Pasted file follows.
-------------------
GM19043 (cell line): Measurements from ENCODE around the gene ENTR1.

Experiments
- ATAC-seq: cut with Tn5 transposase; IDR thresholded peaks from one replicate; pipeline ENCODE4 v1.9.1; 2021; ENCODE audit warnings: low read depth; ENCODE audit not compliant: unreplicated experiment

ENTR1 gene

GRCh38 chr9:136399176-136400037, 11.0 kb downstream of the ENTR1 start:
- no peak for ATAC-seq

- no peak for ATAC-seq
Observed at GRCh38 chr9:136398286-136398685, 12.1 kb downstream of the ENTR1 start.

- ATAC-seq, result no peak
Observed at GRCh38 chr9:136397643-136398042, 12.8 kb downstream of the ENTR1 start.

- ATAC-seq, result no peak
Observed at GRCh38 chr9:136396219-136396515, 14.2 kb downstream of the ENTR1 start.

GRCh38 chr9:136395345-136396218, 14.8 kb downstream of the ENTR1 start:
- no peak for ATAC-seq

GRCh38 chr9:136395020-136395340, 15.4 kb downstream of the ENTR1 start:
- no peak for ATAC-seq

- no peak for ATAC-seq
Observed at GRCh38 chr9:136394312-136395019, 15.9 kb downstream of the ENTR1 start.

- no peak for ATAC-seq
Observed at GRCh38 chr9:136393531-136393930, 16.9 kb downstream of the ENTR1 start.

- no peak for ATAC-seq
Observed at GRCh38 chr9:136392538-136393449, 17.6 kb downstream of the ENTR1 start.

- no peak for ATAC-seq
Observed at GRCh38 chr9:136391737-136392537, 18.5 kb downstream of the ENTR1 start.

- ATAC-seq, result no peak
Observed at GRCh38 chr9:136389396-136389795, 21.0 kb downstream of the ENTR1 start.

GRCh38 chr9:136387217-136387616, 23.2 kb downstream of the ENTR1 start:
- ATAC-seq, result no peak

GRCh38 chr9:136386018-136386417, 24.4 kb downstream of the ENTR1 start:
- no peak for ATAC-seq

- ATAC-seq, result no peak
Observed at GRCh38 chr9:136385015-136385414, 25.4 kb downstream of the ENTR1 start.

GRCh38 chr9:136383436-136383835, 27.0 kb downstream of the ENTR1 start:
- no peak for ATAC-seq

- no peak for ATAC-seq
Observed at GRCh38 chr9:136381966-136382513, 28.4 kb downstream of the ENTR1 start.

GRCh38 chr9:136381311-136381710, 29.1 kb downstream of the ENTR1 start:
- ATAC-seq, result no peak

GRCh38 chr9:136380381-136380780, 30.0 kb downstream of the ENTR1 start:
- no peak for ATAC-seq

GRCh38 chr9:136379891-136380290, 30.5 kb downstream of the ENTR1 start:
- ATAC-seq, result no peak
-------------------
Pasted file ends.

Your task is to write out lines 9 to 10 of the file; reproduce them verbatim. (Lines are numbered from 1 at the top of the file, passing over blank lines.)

- ATAC-seq, result no peak
Observed at GRCh38 chr9:136397643-136398042, 12.8 kb downstream of the ENTR1 start.